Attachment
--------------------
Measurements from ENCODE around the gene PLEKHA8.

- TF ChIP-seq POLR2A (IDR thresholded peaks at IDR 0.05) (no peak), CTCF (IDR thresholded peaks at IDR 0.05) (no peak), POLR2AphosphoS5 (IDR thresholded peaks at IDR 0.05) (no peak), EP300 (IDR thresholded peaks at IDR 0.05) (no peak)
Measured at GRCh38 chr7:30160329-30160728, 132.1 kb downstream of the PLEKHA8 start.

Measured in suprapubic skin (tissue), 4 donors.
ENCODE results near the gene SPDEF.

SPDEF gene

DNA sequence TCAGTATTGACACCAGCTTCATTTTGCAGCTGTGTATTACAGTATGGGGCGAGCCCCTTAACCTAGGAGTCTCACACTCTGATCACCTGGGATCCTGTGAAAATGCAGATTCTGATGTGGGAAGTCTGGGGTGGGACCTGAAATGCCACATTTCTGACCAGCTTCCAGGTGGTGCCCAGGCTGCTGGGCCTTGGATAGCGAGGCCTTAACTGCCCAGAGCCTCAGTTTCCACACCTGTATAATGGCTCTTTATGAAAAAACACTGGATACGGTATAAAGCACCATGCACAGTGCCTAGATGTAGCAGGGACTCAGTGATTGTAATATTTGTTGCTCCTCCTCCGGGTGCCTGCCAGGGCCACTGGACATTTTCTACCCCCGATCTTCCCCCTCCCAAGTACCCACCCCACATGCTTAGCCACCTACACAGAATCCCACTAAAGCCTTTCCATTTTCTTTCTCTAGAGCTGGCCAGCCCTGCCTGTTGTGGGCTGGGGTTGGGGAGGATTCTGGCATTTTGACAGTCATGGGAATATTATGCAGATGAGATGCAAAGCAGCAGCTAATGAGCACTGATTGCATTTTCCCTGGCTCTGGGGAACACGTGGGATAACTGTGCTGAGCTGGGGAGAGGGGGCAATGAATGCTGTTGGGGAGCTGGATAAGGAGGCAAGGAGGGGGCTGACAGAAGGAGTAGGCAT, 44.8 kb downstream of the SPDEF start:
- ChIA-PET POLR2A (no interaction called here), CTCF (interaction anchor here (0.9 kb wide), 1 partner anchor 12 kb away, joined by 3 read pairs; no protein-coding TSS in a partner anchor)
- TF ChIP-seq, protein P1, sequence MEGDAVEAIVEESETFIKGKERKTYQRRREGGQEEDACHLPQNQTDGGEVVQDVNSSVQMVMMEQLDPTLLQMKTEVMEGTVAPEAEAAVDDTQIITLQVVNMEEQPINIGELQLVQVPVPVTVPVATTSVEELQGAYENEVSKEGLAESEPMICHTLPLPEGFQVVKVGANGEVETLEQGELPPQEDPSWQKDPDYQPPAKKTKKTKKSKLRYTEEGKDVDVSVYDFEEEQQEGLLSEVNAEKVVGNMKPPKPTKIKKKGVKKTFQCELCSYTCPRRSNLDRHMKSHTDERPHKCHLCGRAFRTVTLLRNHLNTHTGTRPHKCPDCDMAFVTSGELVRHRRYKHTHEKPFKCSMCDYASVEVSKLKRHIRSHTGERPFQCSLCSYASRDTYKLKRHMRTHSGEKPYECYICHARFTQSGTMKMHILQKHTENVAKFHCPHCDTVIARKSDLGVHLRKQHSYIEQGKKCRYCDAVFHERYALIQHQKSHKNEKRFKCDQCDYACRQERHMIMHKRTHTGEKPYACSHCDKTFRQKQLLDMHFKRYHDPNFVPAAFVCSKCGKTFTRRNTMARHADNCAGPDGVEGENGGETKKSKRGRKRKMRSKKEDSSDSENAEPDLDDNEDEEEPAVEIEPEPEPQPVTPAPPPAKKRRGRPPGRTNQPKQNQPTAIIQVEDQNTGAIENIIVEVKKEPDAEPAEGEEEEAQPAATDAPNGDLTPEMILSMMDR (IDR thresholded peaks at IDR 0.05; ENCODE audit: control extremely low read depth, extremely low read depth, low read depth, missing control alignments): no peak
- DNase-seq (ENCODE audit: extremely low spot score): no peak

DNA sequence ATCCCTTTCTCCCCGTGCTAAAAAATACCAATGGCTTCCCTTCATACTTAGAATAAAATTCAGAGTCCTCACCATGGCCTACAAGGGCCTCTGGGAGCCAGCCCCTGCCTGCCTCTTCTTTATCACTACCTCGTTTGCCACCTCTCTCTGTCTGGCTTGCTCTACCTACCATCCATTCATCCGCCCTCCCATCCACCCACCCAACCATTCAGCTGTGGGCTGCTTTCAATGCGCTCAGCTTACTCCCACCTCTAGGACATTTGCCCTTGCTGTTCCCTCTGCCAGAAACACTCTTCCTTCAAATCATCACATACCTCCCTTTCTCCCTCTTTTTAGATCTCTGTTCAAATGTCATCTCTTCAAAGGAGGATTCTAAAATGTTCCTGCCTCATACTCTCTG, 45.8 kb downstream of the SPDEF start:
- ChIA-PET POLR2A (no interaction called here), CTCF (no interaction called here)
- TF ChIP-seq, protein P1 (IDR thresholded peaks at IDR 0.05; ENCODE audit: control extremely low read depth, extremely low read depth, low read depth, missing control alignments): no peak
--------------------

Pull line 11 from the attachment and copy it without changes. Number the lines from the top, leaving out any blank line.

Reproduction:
DNA sequence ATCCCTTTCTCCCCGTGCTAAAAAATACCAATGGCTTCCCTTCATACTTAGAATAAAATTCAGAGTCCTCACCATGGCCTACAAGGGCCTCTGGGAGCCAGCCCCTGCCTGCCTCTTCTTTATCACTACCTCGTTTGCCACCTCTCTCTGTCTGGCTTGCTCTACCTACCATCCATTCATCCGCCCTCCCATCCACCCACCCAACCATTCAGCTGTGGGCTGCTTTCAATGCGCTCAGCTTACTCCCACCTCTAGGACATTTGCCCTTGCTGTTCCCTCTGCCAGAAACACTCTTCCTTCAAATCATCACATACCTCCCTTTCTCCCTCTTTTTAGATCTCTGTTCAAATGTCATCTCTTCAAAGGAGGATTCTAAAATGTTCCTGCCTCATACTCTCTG, 45.8 kb downstream of the SPDEF start: